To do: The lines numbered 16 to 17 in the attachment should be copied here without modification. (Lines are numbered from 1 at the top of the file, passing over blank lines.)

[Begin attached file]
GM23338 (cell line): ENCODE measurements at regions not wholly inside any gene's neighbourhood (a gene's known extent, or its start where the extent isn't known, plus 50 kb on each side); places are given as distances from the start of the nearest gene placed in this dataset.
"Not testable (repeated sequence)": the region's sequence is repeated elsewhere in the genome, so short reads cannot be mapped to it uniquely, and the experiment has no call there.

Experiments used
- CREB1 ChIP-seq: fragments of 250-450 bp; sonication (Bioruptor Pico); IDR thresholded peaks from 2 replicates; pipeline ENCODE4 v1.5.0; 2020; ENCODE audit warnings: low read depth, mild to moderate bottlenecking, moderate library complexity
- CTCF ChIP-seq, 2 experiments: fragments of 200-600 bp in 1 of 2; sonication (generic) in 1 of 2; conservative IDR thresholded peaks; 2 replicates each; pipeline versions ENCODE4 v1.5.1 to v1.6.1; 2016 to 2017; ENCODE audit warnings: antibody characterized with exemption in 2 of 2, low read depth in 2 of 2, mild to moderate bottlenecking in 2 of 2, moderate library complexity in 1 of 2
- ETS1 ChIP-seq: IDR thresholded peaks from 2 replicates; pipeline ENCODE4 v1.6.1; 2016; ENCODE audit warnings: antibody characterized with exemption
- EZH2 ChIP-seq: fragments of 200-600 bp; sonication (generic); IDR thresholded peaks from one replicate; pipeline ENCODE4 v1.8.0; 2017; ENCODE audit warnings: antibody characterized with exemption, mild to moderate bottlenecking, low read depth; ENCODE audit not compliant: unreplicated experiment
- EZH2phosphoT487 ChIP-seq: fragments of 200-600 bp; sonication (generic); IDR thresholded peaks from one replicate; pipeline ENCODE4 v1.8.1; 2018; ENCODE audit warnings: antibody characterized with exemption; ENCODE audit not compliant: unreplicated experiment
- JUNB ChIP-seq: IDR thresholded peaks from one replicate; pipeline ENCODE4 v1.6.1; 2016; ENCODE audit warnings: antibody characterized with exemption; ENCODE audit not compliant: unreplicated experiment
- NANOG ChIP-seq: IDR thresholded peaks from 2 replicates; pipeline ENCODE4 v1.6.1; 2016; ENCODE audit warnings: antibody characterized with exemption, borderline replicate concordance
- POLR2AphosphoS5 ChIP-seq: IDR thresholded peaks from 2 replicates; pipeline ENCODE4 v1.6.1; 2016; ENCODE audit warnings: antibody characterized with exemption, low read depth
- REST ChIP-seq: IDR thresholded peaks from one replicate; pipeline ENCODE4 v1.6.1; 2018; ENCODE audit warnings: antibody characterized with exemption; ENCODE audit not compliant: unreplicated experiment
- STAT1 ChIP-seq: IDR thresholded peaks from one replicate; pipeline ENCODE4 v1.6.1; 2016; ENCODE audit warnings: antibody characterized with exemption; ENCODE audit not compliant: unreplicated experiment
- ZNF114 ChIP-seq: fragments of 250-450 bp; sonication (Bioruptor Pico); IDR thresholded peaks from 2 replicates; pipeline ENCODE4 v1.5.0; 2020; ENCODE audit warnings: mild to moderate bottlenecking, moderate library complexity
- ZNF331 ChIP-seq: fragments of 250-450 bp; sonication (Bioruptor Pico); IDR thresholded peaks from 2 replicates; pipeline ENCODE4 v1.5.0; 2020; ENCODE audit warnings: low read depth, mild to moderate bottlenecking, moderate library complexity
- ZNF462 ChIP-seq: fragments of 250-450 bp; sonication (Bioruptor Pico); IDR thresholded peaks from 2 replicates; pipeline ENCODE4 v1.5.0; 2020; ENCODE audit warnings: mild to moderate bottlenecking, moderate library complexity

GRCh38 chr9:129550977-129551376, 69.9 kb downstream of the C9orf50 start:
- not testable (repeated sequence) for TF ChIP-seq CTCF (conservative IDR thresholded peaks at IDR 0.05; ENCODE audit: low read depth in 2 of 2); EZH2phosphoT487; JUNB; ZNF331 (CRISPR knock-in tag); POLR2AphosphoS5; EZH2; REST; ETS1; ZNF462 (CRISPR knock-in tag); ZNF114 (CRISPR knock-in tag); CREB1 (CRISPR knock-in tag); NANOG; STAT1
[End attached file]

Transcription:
- ZNF462 ChIP-seq: fragments of 250-450 bp; sonication (Bioruptor Pico); IDR thresholded peaks from 2 replicates; pipeline ENCODE4 v1.5.0; 2020; ENCODE audit warnings: mild to moderate bottlenecking, moderate library complexity

GRCh38 chr9:129550977-129551376, 69.9 kb downstream of the C9orf50 start: